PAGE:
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Hey guys,

Just got home from a long trip round europe (3000 miles done now) and I'm curious, does anyone have any info for roughly how often the DPF does its regen? And how long it takes? I was only aware of one time of burning smells, but I did notice that my mpg coming back across france was really bad yesterday, for pretty much the whole trip. On the way out, I ended up averaging about 36, got 40 out of a particularly gentle tank. But on the way back yesterday the average was 30.6 across the whole trip. OK so most of that was cruise at 80, but still I would have expected much better...

Jules
 

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diesel particulate filter - it's a bit in the exhaust that catches all the soot etc - every so often it burns off the excess and during this time you might smell burning, and I know it hurts the mpg, but I'm not sure for how long. Certainly 30mpg is v poor!
 

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think it only kick`s in if the car has been driven short distances with engine running under 2000 rpm and short stop and start. if engine temp is normal and rpm is over 2000 then it can naturally clean it`s self, would have thought if you have covered so many miles at 80 mph then dpf should not be needing to do it`s thing.
We have covered under 2000 miles and fuel is not as good as the book say`s 30 round town and struggling to get 40 on a run so yours sounds about the same, just hope they improve with mileage.
Thanks for the snow video, looked like you had a good time.
 

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Thanks for that Jules. Was out in the snow and ice today and on one untreated road I think the AWD kicked in because the car was kinda shuddering which I'd normally equate with skidding. However she kept going but as we went along I was looking for some kind of indicator light on the dash to indicate the AWD had kicked in but saw nothing. So is that right or should a wee light come on? I guess if you put on the 50/50 then a light would come on. Or perhaps nothing comes on but the Dynamax AWD switches on-whats your experience after such a long drive across Europe? Cheers Johnathan
 

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Hi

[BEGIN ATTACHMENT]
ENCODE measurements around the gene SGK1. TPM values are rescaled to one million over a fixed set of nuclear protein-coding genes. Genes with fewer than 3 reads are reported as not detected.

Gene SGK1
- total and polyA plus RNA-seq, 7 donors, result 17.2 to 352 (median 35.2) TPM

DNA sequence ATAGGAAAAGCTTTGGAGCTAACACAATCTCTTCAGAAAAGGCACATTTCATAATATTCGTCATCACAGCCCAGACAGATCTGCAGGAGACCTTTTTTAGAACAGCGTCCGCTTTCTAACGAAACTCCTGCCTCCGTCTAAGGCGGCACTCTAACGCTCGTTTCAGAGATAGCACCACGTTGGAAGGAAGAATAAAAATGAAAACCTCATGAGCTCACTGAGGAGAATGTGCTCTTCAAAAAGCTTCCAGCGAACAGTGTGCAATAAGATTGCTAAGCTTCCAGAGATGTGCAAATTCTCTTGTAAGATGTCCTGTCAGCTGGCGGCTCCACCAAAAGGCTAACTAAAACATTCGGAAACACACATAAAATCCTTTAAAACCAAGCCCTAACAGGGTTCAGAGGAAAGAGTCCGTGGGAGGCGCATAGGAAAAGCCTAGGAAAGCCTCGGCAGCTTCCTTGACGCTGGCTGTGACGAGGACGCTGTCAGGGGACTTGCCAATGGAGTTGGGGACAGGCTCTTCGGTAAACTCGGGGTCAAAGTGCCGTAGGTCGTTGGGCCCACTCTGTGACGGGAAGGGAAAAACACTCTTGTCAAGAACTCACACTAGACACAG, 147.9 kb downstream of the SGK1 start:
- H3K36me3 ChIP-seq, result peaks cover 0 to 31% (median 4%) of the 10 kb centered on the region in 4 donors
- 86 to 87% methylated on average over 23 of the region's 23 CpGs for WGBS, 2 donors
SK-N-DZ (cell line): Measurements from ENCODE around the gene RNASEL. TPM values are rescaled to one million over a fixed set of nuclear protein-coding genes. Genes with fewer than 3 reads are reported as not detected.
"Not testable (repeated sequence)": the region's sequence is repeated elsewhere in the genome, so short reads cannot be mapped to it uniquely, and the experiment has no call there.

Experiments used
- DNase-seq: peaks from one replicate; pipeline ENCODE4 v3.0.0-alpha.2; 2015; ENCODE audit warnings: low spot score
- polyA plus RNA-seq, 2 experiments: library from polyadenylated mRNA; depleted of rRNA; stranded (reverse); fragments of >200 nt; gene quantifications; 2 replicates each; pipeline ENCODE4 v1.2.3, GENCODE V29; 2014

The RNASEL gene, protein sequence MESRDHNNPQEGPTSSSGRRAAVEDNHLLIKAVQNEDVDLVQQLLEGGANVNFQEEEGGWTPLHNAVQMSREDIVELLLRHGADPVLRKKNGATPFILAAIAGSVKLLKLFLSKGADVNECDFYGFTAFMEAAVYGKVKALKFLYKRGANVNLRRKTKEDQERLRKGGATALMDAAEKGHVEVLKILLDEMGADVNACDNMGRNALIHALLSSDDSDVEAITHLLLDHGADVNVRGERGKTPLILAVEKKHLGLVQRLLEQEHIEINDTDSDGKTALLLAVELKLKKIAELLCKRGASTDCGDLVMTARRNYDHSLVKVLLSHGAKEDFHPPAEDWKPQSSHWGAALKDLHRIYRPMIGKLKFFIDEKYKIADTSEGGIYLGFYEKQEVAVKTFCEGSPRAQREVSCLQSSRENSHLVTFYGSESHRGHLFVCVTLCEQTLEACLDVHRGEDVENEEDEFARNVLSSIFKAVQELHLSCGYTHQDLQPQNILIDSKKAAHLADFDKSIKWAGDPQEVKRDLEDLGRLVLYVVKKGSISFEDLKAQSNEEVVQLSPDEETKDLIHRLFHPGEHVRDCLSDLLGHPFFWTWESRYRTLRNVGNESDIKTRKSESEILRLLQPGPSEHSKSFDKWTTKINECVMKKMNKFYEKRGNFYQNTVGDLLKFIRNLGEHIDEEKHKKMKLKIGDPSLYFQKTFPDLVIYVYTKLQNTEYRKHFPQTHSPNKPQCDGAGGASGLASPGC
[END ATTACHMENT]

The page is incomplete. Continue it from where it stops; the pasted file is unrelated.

Got a MY11 Ceed SW1.6 CRDi, one of the first in the country with a DPF since the MY10 and earlier 1.6's didn't have one.



Our motoring is probably about 60:40 decent runs/urban, also have a BMW 118d with a DPF that gets pretty much the same use.



Considering that I have never really noticed a regen on the BMW in 20,000 miles (several must have happened)I was very surprised when after 290 miles there was a strong burning smell when I had to stop at the traffic lights on the M1 roundaboutand a large drop in mpg, on the next trip the car was normal. Took it to the dealer who was equally surprised and whilst he had it did a forced regen to ensure it was clear. About 300 miles later it did another regen, no bad smell (must have been the paint or underseal burning off the exhaust) but a drop in mpg, exactly the same after another 300 miles and yet again the other night on the way home 300 miles later. Spoke to the dealer who contacted Kia and had a reply within a couple of hours. Asked me to take to car in so they could see when the last successful regen took place, 558 km (350miles approx)ago (appears the car talks in European) which was the previous regen, the one a couple of nights previous did not complete. Kia also said that a regen is expected every 400 to 600 (not sure if it was miles or km's, if its km's ours is doing a regen pretty much when it should, if its miles its a bit early. Considering the car is talking in km'smyself and the dealer are presuming Kia are talking in km's.